Although by now almost habitually referred to as Britain’s foremost early music vocal group, the Hilliard Ensemble (founded 1974) has long had an equal, and complementary, commitment to contemporary music. Its members have sought out new music that adapts itself to the group’s blend of voices and, where necessary, commissioned works from composers they admire. In their recitals, century-spanning leaps – from John Cage, say, to Josquin Deprez (or vice versa), from Pärt to Perotin, from Holliger to Machaut, from Bryars to Purcell – are not all uncommon. ECM New Series has documented some of the ensemble’s work with contemporary composers, with Arvo Pärt above all – see Litany, Miserere, Passio, Arbos – but also with Giya Kancheli (Abii ne viderem), and Gavin Bryars (Vita Nova), as well as the unclassifiable Officium project with improvising saxophonist Jan Garbarek. Now, in A Hilliard Songbook, a double album anthology, the group surveys the landscape of modern secular and sacred vocal music.
In conversation with the magazine Early Music Today, John Potter explained the rationale behind the polarities of the group’s repertoire: "Our approach to new music grows directly out of our experience with early music, and we limit ourselves to an area where we can use our skills and interests in early music and apply them to the contemporary repertoire. It’s interesting how much one can give to the other: in some ways, fifteenth century vocal style transfers much more easily to late twentieth century work than to anything in between. There’s a region of contemporary writing, which lies between the fiercely complex old avant-garde and the more spare, stark post-modernism, that co-exists very happily with early music."
Of the new music for voices in A Hilliard Songbook, only four compositions were not written specifically for the Ensemble: nonetheless, And one of the Pharisees and Summa, both by Arvo Pärt, Michael Finnissy’s Stabant autem iuxta crucem and Marton Feldman’s Only, are all staples of the group’s recitals.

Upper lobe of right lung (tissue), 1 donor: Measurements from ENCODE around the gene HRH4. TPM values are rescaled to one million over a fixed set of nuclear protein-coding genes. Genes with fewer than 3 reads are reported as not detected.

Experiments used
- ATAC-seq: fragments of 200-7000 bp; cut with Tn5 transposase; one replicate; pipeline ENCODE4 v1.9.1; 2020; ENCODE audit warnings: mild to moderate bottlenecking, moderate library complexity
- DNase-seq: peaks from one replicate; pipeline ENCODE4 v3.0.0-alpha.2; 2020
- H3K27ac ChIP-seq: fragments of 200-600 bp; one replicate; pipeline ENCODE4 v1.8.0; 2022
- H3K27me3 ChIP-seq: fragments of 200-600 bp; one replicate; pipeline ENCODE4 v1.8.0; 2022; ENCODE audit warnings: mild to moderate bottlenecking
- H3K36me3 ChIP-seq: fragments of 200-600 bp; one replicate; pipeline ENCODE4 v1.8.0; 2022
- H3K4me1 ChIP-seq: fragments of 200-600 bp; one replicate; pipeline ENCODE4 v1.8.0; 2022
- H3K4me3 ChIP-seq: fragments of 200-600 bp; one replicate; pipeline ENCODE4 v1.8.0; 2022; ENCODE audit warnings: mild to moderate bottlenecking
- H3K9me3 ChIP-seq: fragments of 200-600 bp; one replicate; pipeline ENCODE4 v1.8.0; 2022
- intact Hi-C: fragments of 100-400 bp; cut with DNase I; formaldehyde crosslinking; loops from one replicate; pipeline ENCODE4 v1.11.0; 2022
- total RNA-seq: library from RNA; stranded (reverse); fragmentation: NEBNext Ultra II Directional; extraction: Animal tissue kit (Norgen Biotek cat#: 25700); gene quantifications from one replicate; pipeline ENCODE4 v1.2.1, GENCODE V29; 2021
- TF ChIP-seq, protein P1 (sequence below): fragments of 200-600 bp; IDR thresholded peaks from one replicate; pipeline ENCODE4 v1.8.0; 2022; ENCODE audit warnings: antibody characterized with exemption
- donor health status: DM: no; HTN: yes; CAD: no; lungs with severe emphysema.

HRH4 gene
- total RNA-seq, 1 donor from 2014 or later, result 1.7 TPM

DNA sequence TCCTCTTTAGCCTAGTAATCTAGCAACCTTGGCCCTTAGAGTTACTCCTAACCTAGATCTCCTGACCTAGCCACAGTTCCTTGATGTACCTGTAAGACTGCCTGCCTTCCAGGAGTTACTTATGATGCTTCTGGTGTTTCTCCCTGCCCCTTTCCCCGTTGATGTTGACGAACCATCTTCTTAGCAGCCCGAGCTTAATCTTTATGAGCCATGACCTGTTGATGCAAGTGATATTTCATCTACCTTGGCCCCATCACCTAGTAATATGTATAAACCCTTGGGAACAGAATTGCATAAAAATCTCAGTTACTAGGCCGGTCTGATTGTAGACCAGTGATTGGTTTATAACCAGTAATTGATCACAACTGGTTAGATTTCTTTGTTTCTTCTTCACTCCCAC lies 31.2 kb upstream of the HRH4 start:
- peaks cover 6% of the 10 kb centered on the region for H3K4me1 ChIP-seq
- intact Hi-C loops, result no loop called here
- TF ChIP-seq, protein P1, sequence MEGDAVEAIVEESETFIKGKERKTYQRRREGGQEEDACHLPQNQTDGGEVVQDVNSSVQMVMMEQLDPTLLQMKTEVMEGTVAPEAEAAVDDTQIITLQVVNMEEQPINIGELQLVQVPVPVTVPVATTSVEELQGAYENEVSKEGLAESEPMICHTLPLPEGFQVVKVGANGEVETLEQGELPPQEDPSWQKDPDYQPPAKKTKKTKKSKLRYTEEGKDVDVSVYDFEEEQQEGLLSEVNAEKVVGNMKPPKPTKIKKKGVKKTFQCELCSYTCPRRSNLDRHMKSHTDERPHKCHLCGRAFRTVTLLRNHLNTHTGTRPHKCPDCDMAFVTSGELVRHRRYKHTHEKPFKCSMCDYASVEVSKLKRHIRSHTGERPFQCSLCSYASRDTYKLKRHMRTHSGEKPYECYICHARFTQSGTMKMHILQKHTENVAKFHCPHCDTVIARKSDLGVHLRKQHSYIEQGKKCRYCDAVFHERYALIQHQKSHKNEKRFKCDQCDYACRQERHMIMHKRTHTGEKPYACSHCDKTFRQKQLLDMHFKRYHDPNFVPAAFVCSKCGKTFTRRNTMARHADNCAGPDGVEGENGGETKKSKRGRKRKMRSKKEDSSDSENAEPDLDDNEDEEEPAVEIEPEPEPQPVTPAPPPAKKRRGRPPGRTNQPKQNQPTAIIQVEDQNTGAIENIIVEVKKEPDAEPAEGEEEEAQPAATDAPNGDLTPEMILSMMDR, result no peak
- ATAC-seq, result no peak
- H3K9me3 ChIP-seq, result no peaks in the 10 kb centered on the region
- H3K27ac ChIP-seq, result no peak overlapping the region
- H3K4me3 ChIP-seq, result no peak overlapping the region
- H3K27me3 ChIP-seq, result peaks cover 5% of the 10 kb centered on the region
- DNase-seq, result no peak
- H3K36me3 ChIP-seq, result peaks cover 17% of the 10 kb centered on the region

The present collection opens with an eruption of energy, a startling attack on the physics of sound and the physicality of his instrument by double- bassist and composer/improvisor Barry Guy. Guy wrote Un coup de dés to a text by Mallarmé for the Ensemble, won the Hilliard Competition Prize of 1994 with it, and is 1996 composer-in-residence at the Hilliard Summer School. His guest role on A Hilliard Songbook is the latest unorthodox move in a biography full of seeming contradictions. The only member of the European improvising community consistently profiled in the Grove Dictionary, Guy studied with serialist composer Buxton Orr, has led the London Jazz Composers Orchestra since 1971, was principal bassist of Christopher Hogwood’s Academy of Ancient Music for 12 years, has composed numerous concert works (including a Concerto for Orchestra, recently premiered by the City of London Sinfonia), and currently plays with Evan Parker’s electro-acoustic ensemble (New Series debut due in 1997).